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C.D. Warner, et al., comp.
The Library of the World’s Best Literature. An Anthology in Thirty Volumes. 1917.

Josephine Preston Peabody (1874–1922)


I AM a princess royal,—child of a royal line;

All the broad moorlands I look on—lea, strand, and meadow—are mine!

Oh, I may wander at will over shores by the breakers kissed;

I may look seaward, skyward, though sunbeams fall as they list.

Mine is a race anointed,—mighty the name I bear;

Mine is the glory of giving, mine is the purple to wear.

Ay, mine to send, if I will it, ships to the end of the sea!

Mine to await their home-coming, the eyes of the people on me.

Sometimes the wind from the northlands, scourging the surf too bold,

Blows the hair back from my forehead: purple seems all too cold.

Sometimes my brows are wearied,—crown-gold seems woven with rue;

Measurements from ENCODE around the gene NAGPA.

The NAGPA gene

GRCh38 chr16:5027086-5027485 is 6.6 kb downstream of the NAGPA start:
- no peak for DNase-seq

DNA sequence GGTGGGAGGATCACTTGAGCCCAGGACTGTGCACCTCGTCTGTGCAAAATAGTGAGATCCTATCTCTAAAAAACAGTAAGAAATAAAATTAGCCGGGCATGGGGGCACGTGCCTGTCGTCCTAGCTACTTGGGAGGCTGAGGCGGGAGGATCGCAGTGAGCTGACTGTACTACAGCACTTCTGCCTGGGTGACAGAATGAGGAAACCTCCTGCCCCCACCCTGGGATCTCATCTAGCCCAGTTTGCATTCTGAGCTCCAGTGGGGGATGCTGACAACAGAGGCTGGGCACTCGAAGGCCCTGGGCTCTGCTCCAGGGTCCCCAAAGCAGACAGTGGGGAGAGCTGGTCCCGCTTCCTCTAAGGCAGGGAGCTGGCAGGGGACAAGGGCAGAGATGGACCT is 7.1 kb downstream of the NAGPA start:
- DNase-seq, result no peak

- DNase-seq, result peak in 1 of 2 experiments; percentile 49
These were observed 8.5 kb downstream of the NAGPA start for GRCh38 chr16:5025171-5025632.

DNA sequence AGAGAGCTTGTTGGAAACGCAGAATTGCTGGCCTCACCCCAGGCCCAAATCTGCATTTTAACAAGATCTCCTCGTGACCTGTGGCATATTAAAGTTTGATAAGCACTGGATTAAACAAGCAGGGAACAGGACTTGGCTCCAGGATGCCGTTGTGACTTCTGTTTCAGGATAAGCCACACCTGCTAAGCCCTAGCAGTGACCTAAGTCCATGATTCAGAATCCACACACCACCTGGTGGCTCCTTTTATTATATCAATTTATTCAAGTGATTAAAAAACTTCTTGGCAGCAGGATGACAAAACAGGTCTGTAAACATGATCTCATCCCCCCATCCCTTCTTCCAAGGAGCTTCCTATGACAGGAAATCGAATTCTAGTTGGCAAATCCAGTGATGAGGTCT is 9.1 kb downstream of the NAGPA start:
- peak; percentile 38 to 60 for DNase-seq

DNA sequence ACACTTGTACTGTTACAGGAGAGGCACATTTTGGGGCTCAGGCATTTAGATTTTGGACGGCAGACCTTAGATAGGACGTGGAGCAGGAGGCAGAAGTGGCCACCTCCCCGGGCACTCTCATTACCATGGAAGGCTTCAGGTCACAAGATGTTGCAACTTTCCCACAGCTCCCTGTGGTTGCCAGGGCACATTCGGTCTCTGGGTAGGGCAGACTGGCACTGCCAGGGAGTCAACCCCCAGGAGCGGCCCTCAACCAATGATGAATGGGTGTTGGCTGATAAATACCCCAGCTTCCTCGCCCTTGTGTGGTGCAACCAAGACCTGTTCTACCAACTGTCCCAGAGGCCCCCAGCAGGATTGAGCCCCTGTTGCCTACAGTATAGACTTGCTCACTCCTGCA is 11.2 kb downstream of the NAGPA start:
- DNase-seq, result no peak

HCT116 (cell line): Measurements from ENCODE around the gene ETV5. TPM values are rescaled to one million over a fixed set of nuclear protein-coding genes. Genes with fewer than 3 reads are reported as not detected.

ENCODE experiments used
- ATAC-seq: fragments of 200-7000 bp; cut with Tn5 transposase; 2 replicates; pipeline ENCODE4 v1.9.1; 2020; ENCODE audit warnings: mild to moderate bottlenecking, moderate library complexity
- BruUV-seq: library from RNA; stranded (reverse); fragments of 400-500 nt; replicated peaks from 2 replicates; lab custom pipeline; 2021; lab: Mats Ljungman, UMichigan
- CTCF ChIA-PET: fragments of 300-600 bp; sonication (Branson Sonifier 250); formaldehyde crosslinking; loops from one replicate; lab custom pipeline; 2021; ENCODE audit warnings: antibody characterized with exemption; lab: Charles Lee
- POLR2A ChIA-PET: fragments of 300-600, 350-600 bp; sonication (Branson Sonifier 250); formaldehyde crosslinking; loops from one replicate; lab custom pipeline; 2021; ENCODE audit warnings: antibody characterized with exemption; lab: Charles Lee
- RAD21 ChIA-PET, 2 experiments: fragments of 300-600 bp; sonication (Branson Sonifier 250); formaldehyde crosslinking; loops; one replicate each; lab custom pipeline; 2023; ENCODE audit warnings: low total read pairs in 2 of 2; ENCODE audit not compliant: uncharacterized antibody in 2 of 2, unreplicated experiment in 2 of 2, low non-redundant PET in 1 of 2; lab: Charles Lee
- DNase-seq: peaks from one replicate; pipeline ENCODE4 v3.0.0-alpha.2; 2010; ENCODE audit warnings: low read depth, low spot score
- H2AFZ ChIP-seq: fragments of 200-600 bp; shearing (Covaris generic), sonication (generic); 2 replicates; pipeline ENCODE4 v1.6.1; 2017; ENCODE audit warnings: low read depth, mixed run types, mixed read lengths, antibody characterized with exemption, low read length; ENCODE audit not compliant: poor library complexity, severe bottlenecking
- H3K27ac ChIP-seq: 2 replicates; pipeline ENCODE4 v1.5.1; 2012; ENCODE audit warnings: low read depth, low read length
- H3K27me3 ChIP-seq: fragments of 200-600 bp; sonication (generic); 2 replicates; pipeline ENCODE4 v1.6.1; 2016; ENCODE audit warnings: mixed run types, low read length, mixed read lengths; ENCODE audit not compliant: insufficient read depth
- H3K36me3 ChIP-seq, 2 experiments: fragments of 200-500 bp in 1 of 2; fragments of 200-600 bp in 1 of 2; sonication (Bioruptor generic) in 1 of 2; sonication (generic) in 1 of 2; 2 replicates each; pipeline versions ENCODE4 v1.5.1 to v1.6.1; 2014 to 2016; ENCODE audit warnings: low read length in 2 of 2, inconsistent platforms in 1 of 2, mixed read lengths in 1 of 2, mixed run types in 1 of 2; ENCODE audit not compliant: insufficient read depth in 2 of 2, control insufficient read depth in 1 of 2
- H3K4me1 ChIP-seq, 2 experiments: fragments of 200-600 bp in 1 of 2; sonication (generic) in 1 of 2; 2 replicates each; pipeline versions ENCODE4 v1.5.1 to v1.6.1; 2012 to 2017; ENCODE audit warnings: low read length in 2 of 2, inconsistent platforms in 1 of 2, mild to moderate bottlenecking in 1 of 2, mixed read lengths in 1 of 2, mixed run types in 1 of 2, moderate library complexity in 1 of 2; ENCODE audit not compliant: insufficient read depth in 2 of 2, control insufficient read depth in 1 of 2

Chanceth it then I remember purple is dark of hue.

O ye, my people, ye wist not that shadows, forgetting the throne,

E’en as they fall upon your lives, darken the path of my own.

Nay, but to shrink from the thorn-sting,—turn, if a shadow be seen,—

Maketh a princess less royal, maketh a queen not a queen.

Royalty? Nay, O my sisters! What doth it mean but to smile,—

Ay, and walk on, face unshadowed,—out of the sunlight the while!

Crown? Yea, there is one of fire: best it beseemeth a head

Bowed not to dark nor to tempest whither the way hath led.

Thorns spring low in the wayside,—and should a queen look down?

Yet—O thou King, my Father, help me to wear my crown!